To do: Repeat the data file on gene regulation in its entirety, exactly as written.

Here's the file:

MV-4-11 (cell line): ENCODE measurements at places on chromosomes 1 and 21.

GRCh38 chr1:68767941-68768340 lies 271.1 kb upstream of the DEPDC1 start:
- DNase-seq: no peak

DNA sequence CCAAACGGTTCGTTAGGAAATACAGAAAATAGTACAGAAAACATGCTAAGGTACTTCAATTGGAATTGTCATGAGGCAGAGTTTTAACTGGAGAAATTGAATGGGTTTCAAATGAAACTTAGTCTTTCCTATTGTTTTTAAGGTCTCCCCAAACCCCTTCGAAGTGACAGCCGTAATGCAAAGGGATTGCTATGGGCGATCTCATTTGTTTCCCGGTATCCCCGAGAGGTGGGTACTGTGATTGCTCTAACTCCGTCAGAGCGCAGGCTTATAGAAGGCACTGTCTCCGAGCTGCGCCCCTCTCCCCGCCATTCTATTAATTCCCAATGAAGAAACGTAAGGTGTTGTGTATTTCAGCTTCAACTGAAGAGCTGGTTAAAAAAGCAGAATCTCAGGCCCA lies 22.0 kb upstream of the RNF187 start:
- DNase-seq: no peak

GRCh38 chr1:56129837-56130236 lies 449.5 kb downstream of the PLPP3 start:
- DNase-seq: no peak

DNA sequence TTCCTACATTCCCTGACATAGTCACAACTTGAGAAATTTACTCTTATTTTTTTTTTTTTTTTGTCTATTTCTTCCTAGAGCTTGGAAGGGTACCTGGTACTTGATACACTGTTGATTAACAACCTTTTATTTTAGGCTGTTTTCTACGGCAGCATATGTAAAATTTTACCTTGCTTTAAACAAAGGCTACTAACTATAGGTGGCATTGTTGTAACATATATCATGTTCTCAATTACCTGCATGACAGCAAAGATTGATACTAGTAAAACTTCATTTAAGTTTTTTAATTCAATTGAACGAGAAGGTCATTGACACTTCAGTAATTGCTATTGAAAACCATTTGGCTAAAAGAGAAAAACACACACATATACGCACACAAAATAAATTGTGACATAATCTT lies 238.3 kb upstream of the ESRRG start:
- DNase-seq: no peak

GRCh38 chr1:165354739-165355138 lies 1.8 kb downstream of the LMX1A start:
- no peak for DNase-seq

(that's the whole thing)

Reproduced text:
MV-4-11 (cell line): ENCODE measurements at places on chromosomes 1 and 21.

GRCh38 chr1:68767941-68768340 lies 271.1 kb upstream of the DEPDC1 start:
- DNase-seq: no peak

DNA sequence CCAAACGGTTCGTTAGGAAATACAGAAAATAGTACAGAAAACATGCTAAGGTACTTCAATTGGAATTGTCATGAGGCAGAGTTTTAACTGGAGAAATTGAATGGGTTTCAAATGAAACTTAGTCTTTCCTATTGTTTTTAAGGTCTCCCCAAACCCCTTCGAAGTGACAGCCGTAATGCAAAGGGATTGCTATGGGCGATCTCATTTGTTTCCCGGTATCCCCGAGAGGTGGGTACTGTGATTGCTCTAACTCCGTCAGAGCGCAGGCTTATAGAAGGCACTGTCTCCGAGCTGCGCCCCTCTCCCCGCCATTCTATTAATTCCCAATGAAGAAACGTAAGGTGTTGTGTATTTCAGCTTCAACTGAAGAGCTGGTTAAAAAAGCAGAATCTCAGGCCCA lies 22.0 kb upstream of the RNF187 start:
- DNase-seq: no peak

GRCh38 chr1:56129837-56130236 lies 449.5 kb downstream of the PLPP3 start:
- DNase-seq: no peak

DNA sequence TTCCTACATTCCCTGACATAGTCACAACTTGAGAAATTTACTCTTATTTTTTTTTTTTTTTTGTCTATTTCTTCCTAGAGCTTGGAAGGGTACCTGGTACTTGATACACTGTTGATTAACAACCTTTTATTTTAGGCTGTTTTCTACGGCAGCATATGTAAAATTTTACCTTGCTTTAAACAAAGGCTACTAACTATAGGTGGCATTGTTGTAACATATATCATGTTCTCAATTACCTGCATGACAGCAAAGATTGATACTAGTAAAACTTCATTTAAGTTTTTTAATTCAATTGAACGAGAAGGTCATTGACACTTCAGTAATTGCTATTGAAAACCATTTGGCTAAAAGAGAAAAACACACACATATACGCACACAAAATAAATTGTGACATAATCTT lies 238.3 kb upstream of the ESRRG start:
- DNase-seq: no peak

GRCh38 chr1:165354739-165355138 lies 1.8 kb downstream of the LMX1A start:
- no peak for DNase-seq